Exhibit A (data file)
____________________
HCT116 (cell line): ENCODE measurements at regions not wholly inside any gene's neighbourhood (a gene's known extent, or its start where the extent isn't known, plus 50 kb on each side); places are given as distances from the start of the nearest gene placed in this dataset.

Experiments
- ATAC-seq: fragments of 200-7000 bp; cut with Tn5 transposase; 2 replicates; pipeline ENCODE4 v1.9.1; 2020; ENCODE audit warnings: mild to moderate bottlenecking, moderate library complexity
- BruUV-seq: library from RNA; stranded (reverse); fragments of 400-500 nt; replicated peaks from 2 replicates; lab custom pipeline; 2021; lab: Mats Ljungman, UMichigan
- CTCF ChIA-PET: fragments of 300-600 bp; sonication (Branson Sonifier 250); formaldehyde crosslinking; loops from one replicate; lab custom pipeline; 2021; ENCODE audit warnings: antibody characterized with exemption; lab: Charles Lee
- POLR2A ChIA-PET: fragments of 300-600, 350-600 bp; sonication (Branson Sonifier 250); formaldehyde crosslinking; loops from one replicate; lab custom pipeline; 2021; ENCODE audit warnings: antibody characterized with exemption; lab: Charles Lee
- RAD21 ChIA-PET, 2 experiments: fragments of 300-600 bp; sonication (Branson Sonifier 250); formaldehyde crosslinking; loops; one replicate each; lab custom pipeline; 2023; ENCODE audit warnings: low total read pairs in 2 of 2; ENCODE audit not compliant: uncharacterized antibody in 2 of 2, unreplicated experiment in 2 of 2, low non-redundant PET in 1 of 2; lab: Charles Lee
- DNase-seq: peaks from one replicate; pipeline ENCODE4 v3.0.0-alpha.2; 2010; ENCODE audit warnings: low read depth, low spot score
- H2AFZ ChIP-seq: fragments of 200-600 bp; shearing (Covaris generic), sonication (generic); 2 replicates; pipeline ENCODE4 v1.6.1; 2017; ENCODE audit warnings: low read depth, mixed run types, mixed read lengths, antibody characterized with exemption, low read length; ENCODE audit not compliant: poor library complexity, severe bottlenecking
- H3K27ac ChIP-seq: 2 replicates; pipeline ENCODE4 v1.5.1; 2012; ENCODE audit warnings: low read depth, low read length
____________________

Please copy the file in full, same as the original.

HCT116 (cell line): ENCODE measurements at regions not wholly inside any gene's neighbourhood (a gene's known extent, or its start where the extent isn't known, plus 50 kb on each side); places are given as distances from the start of the nearest gene placed in this dataset.

Experiments
- ATAC-seq: fragments of 200-7000 bp; cut with Tn5 transposase; 2 replicates; pipeline ENCODE4 v1.9.1; 2020; ENCODE audit warnings: mild to moderate bottlenecking, moderate library complexity
- BruUV-seq: library from RNA; stranded (reverse); fragments of 400-500 nt; replicated peaks from 2 replicates; lab custom pipeline; 2021; lab: Mats Ljungman, UMichigan
- CTCF ChIA-PET: fragments of 300-600 bp; sonication (Branson Sonifier 250); formaldehyde crosslinking; loops from one replicate; lab custom pipeline; 2021; ENCODE audit warnings: antibody characterized with exemption; lab: Charles Lee
- POLR2A ChIA-PET: fragments of 300-600, 350-600 bp; sonication (Branson Sonifier 250); formaldehyde crosslinking; loops from one replicate; lab custom pipeline; 2021; ENCODE audit warnings: antibody characterized with exemption; lab: Charles Lee
- RAD21 ChIA-PET, 2 experiments: fragments of 300-600 bp; sonication (Branson Sonifier 250); formaldehyde crosslinking; loops; one replicate each; lab custom pipeline; 2023; ENCODE audit warnings: low total read pairs in 2 of 2; ENCODE audit not compliant: uncharacterized antibody in 2 of 2, unreplicated experiment in 2 of 2, low non-redundant PET in 1 of 2; lab: Charles Lee
- DNase-seq: peaks from one replicate; pipeline ENCODE4 v3.0.0-alpha.2; 2010; ENCODE audit warnings: low read depth, low spot score
- H2AFZ ChIP-seq: fragments of 200-600 bp; shearing (Covaris generic), sonication (generic); 2 replicates; pipeline ENCODE4 v1.6.1; 2017; ENCODE audit warnings: low read depth, mixed run types, mixed read lengths, antibody characterized with exemption, low read length; ENCODE audit not compliant: poor library complexity, severe bottlenecking
- H3K27ac ChIP-seq: 2 replicates; pipeline ENCODE4 v1.5.1; 2012; ENCODE audit warnings: low read depth, low read length